‘Competitive advantage’: New flu vaccine research a focus for CSL
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Biotechnology giant CSL will focus on research into new vaccine technologies including mRNA influenza vaccines as it looks to further boost the value of its Seqirus business.
The $139 billion biotech told investors in its full-year report released on Friday that it would double down its research focus into technologies that look set to play a bigger role in the multibillion-dollar influenza market.
This includes cell-based flu vaccines, which use animal cells to grow flu viruses and take less time to make, as well as development of self-amplifying mRNA, the ‘next generation’ of the technology used to make the Pfizer and Moderna vaccines.
Locally produced vaccine vials coming off a Melbourne production at CSL’s Seqirus earlier this year.
The company said that successful innovation in areas like self-amplifying mRNA would deliver competitive advantages, while failure to capitalise on these new technologies would “diminish growth in this product sector”.
Seqirus generates just under $US2 billion of CSL’s $US9.98 billion in annual revenue, but its growth has been a major bright spot for the company. CSL bought out the Novartis influenza business for $US275 million in 2014 and conducted a swift and successful turnaround.
Revenues in the influenza business jumped 34 per cent due in 2021 due to strong demand for products, but CSL is aware of increasing competition in the flu vaccine space.
Messenger-RNA vaccines have risen in prominence throughout the COVID-19 pandemic and flu vaccines may one day use this technology. Meanwhile, other drugmakers like US firm Novavax are starting to consider the development of combined influenza and coronavirus vaccines.
CSL has been clear it does not intend to make its own COVID-19 vaccine at this stage, but management notes in the annual report that the company will be focusing on research and development to ensure Seqirus and its products keep up.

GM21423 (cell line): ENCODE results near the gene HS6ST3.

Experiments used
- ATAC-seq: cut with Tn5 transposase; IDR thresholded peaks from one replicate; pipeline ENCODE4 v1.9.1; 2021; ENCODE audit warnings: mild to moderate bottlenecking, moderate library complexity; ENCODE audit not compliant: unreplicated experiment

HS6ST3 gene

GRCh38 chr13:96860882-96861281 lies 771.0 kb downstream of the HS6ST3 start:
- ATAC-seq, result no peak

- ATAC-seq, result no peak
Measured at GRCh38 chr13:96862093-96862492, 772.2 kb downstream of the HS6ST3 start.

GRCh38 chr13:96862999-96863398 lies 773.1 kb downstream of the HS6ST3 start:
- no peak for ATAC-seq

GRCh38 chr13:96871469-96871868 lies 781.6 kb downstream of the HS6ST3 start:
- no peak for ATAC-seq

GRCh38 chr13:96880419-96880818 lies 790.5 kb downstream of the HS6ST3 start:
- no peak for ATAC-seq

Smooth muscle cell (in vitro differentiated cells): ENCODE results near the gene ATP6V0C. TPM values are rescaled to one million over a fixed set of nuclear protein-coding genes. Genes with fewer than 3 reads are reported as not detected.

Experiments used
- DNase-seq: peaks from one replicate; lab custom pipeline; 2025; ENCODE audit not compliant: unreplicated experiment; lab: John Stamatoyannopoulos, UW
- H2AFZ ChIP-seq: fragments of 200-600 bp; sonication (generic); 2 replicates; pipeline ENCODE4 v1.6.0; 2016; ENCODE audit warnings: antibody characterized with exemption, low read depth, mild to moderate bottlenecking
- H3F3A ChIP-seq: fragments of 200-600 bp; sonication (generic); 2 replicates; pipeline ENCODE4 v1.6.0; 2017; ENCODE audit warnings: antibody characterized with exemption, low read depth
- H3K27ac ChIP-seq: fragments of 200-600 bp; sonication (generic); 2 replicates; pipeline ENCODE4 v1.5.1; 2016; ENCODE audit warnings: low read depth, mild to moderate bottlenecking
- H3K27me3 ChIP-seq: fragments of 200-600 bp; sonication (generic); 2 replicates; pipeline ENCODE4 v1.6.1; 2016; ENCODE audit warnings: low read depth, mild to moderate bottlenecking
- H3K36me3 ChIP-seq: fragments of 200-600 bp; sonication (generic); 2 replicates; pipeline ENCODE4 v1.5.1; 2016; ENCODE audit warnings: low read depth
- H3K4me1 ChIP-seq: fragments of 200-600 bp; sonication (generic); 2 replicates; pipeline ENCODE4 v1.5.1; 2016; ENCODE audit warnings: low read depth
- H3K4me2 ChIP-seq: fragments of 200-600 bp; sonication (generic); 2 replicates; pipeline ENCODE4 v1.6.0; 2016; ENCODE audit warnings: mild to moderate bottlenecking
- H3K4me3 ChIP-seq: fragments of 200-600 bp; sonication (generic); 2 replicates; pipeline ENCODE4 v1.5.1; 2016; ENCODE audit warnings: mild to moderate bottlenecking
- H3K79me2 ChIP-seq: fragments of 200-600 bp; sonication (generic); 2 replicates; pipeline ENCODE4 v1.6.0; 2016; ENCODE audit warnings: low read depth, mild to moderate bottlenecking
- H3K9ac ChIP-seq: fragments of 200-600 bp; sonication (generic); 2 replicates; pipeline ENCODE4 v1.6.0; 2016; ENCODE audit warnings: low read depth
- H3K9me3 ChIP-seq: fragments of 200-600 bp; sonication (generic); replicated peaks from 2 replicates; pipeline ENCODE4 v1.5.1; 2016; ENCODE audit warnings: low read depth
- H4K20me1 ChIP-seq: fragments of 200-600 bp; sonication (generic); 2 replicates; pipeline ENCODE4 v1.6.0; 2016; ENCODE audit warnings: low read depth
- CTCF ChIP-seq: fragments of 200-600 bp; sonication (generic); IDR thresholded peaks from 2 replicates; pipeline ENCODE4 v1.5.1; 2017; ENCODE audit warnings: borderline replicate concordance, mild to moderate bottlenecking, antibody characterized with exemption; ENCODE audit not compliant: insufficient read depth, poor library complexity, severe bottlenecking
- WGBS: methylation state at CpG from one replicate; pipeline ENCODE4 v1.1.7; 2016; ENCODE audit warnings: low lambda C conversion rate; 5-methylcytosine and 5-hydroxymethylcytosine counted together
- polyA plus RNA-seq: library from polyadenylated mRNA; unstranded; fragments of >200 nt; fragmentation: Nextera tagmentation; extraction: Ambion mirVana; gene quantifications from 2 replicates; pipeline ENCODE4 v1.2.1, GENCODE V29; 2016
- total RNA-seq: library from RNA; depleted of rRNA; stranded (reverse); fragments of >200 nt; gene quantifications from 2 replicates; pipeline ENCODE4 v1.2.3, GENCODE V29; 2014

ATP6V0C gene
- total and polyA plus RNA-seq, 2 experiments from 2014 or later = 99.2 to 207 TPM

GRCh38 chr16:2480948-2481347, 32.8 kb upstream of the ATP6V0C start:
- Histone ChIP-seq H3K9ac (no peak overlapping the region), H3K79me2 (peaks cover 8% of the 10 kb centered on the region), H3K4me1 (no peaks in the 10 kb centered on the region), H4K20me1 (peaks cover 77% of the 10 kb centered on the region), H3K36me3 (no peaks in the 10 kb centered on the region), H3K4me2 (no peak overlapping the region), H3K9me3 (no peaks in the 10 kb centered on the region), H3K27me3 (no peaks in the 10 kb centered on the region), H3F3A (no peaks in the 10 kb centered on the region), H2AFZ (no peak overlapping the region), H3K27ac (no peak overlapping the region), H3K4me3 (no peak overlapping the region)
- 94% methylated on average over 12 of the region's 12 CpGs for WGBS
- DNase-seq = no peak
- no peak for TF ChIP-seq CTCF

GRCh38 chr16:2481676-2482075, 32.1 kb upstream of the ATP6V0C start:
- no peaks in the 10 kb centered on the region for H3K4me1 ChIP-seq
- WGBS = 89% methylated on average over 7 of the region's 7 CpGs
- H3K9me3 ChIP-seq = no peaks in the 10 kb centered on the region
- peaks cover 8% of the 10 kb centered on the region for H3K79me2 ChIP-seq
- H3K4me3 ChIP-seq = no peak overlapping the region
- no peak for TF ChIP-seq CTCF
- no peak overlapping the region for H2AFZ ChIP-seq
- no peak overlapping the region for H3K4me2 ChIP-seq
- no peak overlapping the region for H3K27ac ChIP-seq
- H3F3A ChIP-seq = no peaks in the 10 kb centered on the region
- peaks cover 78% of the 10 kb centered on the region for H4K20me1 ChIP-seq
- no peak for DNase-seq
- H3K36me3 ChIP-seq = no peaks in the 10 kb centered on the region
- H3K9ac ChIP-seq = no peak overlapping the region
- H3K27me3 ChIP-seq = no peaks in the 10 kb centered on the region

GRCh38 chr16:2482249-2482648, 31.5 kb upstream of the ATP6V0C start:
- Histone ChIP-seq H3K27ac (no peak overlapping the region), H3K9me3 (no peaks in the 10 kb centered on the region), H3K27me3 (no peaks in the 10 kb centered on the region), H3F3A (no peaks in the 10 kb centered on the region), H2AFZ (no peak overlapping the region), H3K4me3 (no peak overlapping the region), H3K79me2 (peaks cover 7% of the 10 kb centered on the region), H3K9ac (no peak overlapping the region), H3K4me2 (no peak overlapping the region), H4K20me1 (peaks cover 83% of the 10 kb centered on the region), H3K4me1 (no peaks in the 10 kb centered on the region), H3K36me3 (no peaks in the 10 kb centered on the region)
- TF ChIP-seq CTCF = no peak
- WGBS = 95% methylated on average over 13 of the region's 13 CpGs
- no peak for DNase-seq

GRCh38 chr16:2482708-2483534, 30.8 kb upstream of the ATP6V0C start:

CSL says its mRNA research may lead to products that are more stable and effective than products already on the market.
“When administered, self-amplifying mRNA has the capacity to replicate (or amplify) itself. As a result, far less mRNA may be required in the vaccine formulation to generate equivalent antigen production and an effective immune response,” management explained in its annual report.
CSL spent $US1 billion on research and development in 2021 and this number is set to increase, with the business setting a spending target of between 10 and 11 per cent of annual revenue.
The business has become instrumental in Australia’s coronavirus vaccine rollout through its production of 50 million doses of the AstraZeneca vaccine. CSL has been involved in a number of COVID research projects, but the bulk of its R&D program has nothing to do with coronavirus.
A new cell-based influenza facility at Tullamarine and research hub in Melbourne’s Parkville biomedical precinct are set to open in the coming years.
The company’s research focus goes beyond Australia, with its 1700 scientists scattered across nine countries. A new research and development campus is set to open in Marberg, Germany next year, while the company is also expanding its research centre in California.
CSL chair Brian McNamee said in a letter to investors on Friday that while CSL has not been immune from the coronavirus pandemic, the board has full confidence in the company’s ability to grow moving forward.
Chief executive Paul Perreault will receive a total realised remuneration package worth $US45.3 million ($61.25 million) for steering the company through 2021. Long-term incentives which vested during the year make up the majority of these payments, coming in at $US42 million.
Shares closed up 0.1 per cent on Friday to $303.87.
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